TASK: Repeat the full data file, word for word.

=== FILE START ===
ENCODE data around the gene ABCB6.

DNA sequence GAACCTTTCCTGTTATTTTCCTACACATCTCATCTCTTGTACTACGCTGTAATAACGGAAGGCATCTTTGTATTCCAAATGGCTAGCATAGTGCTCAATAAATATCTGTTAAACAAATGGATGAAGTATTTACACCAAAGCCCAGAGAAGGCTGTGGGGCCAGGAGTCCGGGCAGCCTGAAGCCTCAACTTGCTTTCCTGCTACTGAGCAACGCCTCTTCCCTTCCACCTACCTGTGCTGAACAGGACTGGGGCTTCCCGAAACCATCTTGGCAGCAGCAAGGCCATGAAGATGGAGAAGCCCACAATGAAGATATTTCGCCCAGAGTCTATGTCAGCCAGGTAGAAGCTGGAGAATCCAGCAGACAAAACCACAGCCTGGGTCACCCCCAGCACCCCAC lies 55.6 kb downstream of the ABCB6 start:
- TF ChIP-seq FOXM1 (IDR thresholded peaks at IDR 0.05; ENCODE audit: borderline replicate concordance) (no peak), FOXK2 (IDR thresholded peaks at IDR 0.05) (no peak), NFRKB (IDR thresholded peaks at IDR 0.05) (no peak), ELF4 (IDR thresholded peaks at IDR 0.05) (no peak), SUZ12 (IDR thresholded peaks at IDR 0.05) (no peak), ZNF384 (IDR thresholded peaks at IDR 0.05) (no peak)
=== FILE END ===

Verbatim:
ENCODE data around the gene ABCB6.

DNA sequence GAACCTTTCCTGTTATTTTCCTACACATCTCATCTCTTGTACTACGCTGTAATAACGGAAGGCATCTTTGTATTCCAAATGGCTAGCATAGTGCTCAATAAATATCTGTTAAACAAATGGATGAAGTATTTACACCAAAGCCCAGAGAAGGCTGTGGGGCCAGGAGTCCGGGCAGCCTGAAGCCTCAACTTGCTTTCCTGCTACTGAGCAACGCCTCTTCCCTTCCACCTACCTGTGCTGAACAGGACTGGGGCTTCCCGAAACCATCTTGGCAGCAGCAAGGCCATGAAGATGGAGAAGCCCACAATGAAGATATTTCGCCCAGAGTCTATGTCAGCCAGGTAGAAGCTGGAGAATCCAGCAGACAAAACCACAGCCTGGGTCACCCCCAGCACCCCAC lies 55.6 kb downstream of the ABCB6 start:
- TF ChIP-seq FOXM1 (IDR thresholded peaks at IDR 0.05; ENCODE audit: borderline replicate concordance) (no peak), FOXK2 (IDR thresholded peaks at IDR 0.05) (no peak), NFRKB (IDR thresholded peaks at IDR 0.05) (no peak), ELF4 (IDR thresholded peaks at IDR 0.05) (no peak), SUZ12 (IDR thresholded peaks at IDR 0.05) (no peak), ZNF384 (IDR thresholded peaks at IDR 0.05) (no peak)